Experiences Heart of CCR

Celebrating World Turtle Day

May 22, 2020

World Turtle Day is May 23rd each year and is celebrated throughout the world.  This annual observance is held to help people celebrate and protect turtles and tortoises and their disappearing habitats around the world. Though turtles have existed more than 100 million years, outliving dinosaurs, they are rapidly disappearing. Sea turtles, in particular face several threats from plastic pollution to the destruction of feeding and nesting sites.

Five of the world’s seven species of sea turtle call Maldives home, including the endangered Olive Ridley. Almost half of all the identified green sea turtles in the Maldives live in Lhaviyani Atoll, where Crown & Champa Resorts  has five of its properties and nearly all of them can be found around the Kuredu Island Resort   hose reef. In neighboring Komandoo Island Resort & Spa’s house reef, you are most likely see Green Sea Turtles as well as Hawksbill Sea Turtles.

At all of our properties, it is common for guests’ snorkeling or diving to come across these graceful creatures. Vilamendhoo Island Resort & Spa, well-known for whale shark spotting in the South Ari Atoll is also close to the world renowned Turtle Reef.  Hawkbills Sea Turtles and Green sea turtle can be seen all year round around Veligandu Island Resort & Spa.

All Crown & Champa Resorts are on the watch for ghost nets when out at sea and as seen in a recent video from Meeru Island Resort & Spa, this vigilance rescued a Maldivian sea turtle. Education is a must to ensure turtle conservation. At Hurawalhi Maldives, Kudadoo Maldives Private Island, Komandoo Island Resort and Kuredu, guests can participate in adopting a turtle with the Olive Ridley Project. We will continue to rescue, protect turtles and conserve their natural habitat for them.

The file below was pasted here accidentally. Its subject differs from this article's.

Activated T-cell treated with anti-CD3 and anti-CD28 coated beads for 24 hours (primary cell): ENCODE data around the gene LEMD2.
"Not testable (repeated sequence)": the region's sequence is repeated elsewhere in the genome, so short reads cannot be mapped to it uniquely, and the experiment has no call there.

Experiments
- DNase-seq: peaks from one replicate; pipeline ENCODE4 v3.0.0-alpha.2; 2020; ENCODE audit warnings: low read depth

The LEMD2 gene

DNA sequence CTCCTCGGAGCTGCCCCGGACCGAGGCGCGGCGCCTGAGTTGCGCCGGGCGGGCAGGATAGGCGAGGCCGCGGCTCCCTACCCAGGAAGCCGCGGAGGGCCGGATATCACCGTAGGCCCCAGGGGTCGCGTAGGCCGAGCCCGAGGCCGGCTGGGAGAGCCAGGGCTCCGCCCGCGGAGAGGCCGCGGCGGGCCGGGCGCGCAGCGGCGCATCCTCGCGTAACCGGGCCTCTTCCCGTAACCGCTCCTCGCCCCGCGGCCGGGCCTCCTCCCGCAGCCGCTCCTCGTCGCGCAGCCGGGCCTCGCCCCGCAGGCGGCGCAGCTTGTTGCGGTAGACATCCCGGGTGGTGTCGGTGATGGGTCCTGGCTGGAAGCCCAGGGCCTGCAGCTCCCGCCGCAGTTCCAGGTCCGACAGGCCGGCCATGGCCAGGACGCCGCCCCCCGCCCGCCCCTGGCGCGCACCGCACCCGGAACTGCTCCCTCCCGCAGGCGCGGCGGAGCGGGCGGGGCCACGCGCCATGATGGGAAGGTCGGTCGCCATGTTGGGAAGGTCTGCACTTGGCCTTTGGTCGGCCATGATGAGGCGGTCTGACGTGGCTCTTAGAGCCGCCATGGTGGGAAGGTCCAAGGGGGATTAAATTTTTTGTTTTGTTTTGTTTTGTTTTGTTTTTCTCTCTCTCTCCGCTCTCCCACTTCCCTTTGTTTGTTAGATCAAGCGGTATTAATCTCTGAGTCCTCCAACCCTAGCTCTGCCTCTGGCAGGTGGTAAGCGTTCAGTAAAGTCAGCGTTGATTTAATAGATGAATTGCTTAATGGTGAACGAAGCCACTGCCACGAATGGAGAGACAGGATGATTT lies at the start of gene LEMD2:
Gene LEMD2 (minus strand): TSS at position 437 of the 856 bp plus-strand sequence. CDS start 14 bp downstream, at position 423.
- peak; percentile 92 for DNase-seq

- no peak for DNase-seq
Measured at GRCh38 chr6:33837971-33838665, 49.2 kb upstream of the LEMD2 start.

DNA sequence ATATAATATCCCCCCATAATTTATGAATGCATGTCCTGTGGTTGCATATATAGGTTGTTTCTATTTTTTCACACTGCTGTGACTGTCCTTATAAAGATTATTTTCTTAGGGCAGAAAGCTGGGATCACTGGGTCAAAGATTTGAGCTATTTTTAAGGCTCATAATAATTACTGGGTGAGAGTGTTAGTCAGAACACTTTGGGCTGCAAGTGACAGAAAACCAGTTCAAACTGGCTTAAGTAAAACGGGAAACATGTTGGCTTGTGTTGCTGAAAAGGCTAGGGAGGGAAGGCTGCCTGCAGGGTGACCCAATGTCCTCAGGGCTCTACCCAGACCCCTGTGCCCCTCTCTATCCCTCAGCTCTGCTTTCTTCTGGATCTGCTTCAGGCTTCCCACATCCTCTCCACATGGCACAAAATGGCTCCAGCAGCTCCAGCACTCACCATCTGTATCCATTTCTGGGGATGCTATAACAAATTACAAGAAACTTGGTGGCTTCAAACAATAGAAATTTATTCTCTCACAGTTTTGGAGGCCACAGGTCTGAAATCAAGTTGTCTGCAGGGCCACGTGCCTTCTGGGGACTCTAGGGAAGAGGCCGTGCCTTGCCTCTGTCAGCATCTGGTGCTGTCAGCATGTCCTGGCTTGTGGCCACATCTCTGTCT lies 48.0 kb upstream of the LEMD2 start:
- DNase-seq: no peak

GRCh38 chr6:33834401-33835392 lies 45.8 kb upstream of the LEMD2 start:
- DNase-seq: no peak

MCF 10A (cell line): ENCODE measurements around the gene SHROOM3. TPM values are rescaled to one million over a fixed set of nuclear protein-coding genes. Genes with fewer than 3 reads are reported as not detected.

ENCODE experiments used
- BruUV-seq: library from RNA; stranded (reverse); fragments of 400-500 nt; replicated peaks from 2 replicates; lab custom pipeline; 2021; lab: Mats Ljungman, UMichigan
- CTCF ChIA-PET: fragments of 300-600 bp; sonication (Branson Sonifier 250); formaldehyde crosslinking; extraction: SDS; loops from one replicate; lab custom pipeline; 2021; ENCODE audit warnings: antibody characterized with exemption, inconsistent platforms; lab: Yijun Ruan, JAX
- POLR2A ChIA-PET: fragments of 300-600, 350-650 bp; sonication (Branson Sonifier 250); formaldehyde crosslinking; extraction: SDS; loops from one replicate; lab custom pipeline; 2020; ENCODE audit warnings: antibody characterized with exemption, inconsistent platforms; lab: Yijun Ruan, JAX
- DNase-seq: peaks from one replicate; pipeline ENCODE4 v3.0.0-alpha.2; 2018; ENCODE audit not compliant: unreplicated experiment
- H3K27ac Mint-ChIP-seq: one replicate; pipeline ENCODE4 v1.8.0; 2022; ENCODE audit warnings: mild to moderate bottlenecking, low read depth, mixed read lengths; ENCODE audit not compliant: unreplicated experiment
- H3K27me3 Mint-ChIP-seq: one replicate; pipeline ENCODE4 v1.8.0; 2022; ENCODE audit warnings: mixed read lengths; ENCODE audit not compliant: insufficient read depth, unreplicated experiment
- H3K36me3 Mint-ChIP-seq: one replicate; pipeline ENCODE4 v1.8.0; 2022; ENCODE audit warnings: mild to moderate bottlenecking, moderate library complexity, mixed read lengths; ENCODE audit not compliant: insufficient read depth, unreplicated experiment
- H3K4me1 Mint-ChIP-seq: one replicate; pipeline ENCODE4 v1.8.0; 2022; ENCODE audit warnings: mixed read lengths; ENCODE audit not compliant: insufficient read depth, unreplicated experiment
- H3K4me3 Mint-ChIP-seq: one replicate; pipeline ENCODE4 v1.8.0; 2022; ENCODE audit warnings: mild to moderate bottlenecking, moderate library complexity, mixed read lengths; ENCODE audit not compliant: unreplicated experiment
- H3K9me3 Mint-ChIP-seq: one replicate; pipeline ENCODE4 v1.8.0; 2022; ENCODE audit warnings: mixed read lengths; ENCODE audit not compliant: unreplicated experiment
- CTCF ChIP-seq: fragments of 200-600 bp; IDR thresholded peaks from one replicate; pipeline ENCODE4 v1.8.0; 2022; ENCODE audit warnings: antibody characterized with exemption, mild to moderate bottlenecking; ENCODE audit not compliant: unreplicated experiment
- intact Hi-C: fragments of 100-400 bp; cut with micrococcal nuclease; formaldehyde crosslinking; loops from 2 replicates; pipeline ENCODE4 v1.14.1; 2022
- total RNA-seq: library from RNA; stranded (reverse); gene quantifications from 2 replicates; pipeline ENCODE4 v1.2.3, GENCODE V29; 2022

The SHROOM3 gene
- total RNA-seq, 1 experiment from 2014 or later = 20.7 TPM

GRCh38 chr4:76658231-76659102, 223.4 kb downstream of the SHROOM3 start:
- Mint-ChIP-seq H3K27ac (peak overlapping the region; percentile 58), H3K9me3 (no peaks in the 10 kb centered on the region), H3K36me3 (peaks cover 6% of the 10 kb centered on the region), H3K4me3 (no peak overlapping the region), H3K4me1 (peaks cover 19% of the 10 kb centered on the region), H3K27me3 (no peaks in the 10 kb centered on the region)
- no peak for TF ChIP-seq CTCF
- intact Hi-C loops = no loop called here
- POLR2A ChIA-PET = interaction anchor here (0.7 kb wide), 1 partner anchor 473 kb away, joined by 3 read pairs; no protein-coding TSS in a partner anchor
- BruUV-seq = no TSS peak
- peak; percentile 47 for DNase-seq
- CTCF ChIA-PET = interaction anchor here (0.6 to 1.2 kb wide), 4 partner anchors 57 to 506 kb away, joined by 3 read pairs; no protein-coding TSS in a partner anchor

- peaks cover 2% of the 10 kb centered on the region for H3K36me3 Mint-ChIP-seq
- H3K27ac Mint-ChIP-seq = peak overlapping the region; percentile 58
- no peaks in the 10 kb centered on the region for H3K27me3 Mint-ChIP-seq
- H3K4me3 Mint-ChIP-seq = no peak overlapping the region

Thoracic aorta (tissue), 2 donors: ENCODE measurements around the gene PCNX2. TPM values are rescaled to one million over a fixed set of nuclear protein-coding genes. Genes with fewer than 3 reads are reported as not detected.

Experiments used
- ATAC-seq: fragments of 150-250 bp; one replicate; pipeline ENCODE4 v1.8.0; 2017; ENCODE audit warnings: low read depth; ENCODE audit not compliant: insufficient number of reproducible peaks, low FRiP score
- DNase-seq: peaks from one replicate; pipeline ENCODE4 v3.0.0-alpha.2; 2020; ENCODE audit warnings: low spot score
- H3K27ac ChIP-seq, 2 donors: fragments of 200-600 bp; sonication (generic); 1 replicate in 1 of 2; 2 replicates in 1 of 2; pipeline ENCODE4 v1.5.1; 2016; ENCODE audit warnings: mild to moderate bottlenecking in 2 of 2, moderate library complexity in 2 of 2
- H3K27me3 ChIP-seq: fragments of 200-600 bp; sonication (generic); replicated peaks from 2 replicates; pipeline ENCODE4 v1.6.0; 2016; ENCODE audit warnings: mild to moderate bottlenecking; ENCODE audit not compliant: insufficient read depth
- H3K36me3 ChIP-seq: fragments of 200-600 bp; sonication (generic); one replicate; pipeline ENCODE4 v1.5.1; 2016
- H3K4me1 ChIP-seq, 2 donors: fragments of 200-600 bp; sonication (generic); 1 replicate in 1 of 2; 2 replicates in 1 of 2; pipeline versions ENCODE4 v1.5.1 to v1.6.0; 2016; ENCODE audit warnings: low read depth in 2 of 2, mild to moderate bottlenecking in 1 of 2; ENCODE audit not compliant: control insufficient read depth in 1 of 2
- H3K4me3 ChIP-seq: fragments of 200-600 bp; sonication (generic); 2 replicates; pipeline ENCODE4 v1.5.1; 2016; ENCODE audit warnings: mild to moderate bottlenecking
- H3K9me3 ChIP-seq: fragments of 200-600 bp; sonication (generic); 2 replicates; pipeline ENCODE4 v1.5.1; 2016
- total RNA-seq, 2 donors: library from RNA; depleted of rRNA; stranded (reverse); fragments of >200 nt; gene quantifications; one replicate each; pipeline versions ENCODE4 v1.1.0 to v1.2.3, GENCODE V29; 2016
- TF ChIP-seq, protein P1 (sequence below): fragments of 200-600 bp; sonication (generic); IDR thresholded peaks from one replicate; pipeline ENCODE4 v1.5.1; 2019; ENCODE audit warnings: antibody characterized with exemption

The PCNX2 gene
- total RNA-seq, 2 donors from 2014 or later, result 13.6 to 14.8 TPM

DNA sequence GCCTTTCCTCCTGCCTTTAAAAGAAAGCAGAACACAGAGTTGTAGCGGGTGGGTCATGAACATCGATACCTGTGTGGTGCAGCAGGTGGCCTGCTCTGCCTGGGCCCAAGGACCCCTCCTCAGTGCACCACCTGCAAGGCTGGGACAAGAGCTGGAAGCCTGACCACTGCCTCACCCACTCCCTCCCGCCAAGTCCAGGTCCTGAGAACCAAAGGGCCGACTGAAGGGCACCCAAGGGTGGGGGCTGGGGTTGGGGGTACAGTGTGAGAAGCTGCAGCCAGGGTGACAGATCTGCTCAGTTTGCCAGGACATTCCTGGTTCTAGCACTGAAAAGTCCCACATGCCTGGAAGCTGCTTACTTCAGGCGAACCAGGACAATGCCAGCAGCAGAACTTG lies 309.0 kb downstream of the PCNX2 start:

How to Swim with Sea Turtles

For almost a hundred million years sea turtles and their ancestors have roamed the oceans. However these Though  tough survivors are classified as endangered and their future is uncertain. To pay respect to them, us and your descendants, please observe our code of conduct:

  • Do not disrupt the turtles’ natural behaviour!
  • Do not touch them! They can feel through their carapace and hate to be touched!
  • Do not prevent them from taking a breath of air on the surface, they can drown immediately!
  • Do not provoke them! If you do, you’re likely to experience one of world’s most powerful bites.
  • There is no best way to ride a turtle. Do not even think about it!

Source: Olive Ridley Project 

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